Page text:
Justification and Variegated Nomism

D. A. Carson, Peter O'Brien, and Mark Seifrid
D. A. Carson, Peter O'Brien, and Mark Seifrid
If first-century Judaism had a different shape than much New Testament scholarship has traditionally assumed, then an understanding of the New Testament’s—and especially Paul’s—negative critique of Judaism, as well as the positive, doctrinal affirmations predicated to some degree upon this traditional view of Judaism, may need to be revised. The direction this revision has taken based on the trajectory Sanders set in the last portion of Paul and Palestinian Judaism (431–556),1 provides the impetus for the Justification and Variegated Nomism set (Carson, O’Brien, and Seifrid 5). This set attempts to determine “whether ‘covenantal nomism’ serves us well as a label for an overarching pattern of religion” in Palestinian Judaism (Carson, O’Brien, and Seifrid 5).

Sanders himself recognized some degree of diversity within the Second Temple literature (e.g., 4 Ezra; see Carson, O’Brien, and Seifrid 427–28). Rather than affirming the essential content of Sanders’ thesis, however, the essays in Justification and Variegated Nomism’s first volume (The Complexities of Second Temple Judaism) advocate that

[T]he literature of Second Temple Judaism reflects patterns of belief and religion too diverse to subsume under one label. . . . [At the same time, i]t is not that the new perspective has not taught us anything helpful or enduring. Rather, the straitjacket imposed on the apostle Paul by appealing to a highly unified vision of what the first-century ‘pattern of religion’ was like will begin to find itself unbuckled” (Carson, O’Brien, and Seifrid 5).2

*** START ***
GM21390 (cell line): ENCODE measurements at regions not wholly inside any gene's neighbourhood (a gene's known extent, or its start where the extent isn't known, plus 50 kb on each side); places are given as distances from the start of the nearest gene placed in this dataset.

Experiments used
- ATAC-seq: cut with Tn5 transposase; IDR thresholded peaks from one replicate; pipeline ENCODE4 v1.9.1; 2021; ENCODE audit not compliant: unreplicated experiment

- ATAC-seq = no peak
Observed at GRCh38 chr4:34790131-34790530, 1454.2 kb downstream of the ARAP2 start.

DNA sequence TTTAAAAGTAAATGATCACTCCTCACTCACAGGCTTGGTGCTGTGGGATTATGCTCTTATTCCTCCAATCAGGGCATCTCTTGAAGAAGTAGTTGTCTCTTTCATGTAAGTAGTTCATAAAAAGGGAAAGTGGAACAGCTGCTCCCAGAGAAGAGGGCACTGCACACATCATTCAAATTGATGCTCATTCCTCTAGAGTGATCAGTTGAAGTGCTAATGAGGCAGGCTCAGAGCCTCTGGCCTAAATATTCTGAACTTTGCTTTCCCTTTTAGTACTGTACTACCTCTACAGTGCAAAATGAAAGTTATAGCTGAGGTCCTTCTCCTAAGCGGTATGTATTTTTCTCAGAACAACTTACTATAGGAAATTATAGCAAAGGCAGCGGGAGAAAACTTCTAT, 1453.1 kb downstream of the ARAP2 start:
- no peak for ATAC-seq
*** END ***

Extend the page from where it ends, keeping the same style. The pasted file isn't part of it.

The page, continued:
1 To be sure, others have articulated similar positions, but Sanders’ work has provided the flashpoint for recent development in this area of Pauline scholarship. As an illustration of this prominence, Second Temple Judaism addresses Sanders most directly, by comparison, scarcely mentioning other scholars who, like W. D. Davies, have articulated similar readings of Judaism, or who, like James Dunn and N. T. Wright, have articulated their own (slightly different) versions of the implications that Sander’s reconstruction has for Pauline interpretation (cf. Carson, O’Brien, and Seifrid 4–5).

2 Similarly, Sanders says, “If we ask what the doctrine of why Israel was elect was [in the Tannaitic literature], we get no clear answer. It is clear throughout that there is a universal conviction that Israel was elect and that election entailed commandments” (Sanders 99).

In this post:

D. A. Carson, Peter O'Brien, and Mark Seifrid
D. A. Carson, Peter O'Brien, and Mark Seifrid
E. P. Sanders
E. P. Sanders

Judaism in Paul and Palestinian Judaism